Taking a walk in the forest will lower your stress levels
The Japanese practice Shinrin-yoku, which literally translates to forest bathing, has been proven to have a positive effect on health. Essentially just going for a walk in the woods, forest bathing promotes lower levels of cortisol (the stress hormone), lower pulse rate, lower blood pressure, lower sympathetic nerve activity (the system responsible for stimulation of the body’s fight-or-flight response) and higher parasympathetic nerve activity (the system responsible for stimulation of “rest-and-digest” activities) than urban areas, according to Treehugger. Key to the experience of forest bathing is the inhalation of wood essential oils. According to Alive, this combined with visual, auditory and other sensory stimuli makes the experience overflow with incredible health benefits.
Spending time in natural green spaces fosters creativity
Being indoors and constantly plugged in means we always have something pulling for our attention. According to Greater Good, researcher David Strayer of the University of Utah believes that being in nature restores depleted attention circuits, which makes us more open to creativity and problem solving. “When you use your cell phone to talk, text, shoot photos, or whatever else you can do with your cell phone, you’re tapping the prefrontal cortex and causing reductions in cognitive resources,” he says. The low engagement of being surrounded by nature encourages a more open, meditative mindset—this is when bursts of creativity usually strike.
Nature makes you more kind and more generous
A series of experiments published in 2014 studied the impacts of nature on the willingness to be generous, trusting and helpful toward others. According to Greater Good:
“As part of their study, the researchers exposed participants to more or less subjectively beautiful nature scenes (whose beauty levels were rated independently) and then observed how participants behaved playing two economics games—the Dictator Game and the Trust Game—that measure generosity and trust, respectively. After being exposed to the more beautiful nature scenes, participants acted more generously and more trusting in the games than those who saw less beautiful scenes, and the effects appeared to be due to corresponding increases in positive emotion.”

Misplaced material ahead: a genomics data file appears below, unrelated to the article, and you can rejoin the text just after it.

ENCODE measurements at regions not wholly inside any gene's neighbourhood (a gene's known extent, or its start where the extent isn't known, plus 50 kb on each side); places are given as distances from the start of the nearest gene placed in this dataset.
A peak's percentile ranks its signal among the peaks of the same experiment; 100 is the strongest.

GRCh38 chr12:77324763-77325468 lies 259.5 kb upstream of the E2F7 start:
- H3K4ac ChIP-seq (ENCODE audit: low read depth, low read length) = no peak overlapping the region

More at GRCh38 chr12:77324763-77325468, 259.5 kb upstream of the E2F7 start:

A few other studies were carried out, and altogether they concluded that nature increased positive emotion, likely by inspiring awe, which leads to pro-social behaviours.
Fresh air and sunlight improve sleep
Our sleep patterns are regulated by an internal body clock known as the circadian rhythm. Our circadian rhythms are naturally tied to the sun’s schedule. Therefore, spending too much time inside can alter our circadian rhythms and disrupt our natural sleep patterns. According to Appalachian Trials, if you’re having trouble sleeping, early morning sunlight exposure has been shown to help recalibrate the body’s sleep cycles. Furthermore, getting some fresh air will do wonders for your sleep and your health. This is true even in large, busy cities. According to Greenguard, the air in our homes, schools and offices—and the places most people spend 90 per cent of their time—can be two to five (and in some cases 100) times more polluted than outdoor air.
Being outdoors makes you feel alive and energetic
We get more energy from being outside, as it helps to relieve the everyday stresses of our overscheduled lives. There is already an abundance of research that shows us that nature keeps us both physically and psychologically healthy. Even just hugging a tree —literally—has been known to provide a happiness boost. Knowing this should encourage people to spend time outdoors, a free and convenient resource. These findings should also push us to act now and lend a hand in preserving our wilderness spaces and parks, as our reliance on them is vital to our health.
This article has been republished from The Plaid Zebra